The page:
fourth, some videos show organized african american criminal crews intent on robbing chinatown stores and residents. in these instances, the violence that transpires appears as secondary to theft. criminal crews come in all ethnic, nationality. and racial groups. this is not special to any particular community.
thus, there are two forms of chinatown violence. one, irrational violence, and two, organized theft with circumstantial violence.
if we play the george floyd blame game, that crucifies every law enforcement and city in the united states for the bad act of one officer, then what does the collective african american community deserve blame for chinatown violence? this question illustrates the unfairness that wass hoisted upon law enforcement and our communities post-george floyd. thus, was it wrong to riot, loot, and burn down communities in reaction to the george floyd incident?
racial justice advocates are now scrambling to address black violence and crime against asians. covid-19 has even been brought out as an excuse. as shown above, it is not relevant. when you factor chinese new year and red packet cash as motive.
ten commandments values and morals offer a better solution to the problem than the racial blame game.
first, law enforcement should catch and prosecute those who actually committed the crimes. so far, there have some that have been caught. with one who pushed the chinese man to the ground, it should be no surprise that he was referred for a psychological assessment.
second, chinatown must enter into the sad reality that other communities have had to address. criminals will find soft targets. chinatown can no longer be a soft target for criminals. the community must be vigilant. they must have video surveillance. they must be careful when carrying cash. during the new year, banks should should have security to assist individuals to their vehicles.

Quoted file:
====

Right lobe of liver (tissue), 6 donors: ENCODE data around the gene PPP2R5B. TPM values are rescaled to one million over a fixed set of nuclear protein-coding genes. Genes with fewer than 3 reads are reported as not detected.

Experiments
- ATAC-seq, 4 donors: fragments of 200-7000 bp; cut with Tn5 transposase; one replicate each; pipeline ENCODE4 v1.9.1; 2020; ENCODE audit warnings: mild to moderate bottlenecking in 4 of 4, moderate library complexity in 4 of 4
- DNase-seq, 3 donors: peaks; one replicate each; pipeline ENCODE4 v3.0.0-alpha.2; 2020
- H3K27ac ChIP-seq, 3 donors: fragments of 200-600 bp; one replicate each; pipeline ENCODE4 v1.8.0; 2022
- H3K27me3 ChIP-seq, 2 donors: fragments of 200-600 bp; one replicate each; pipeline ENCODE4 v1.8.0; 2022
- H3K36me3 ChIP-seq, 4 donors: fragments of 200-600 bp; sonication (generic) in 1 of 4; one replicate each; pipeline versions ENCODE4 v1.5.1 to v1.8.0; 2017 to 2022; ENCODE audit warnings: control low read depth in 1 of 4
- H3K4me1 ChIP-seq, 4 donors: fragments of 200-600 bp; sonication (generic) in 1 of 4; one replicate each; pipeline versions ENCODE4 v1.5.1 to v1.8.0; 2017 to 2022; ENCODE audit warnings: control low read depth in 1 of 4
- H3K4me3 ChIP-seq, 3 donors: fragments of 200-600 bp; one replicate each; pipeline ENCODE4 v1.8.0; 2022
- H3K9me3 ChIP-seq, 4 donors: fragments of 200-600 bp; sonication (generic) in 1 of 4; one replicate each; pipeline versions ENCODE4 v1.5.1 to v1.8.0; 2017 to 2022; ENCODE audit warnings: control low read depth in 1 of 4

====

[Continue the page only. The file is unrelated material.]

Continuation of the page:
ten commandments values and morals demand that the individuals be held accountable for their crimes. communities should not. for those in the african american community who are quick to point the finger at other groups in whole for an individual’s bad act, the chinatown violence is a painful reminder of how the finger can easily get pointed in your direction.
in sum, community blame is unfair. improperly treated mental illness should not be a stain on a community. second, criminal crews, which other communities have, should not be a be a reflection on an entire community. when we piece together the violence, there would appear to be only a few bad actors who committed a number of the crimes. collective punishment is simply wrong.
if the george floyd playbook is to be employed, what should happen to the african american community? should there be looting, rioting, and the burning down of properties? should people be shamed? should the motto “asian lives matter” be foisted upon them? these questions must be asked.
in contrast, a ten commandments based society asks only that those accountable be brought to justice.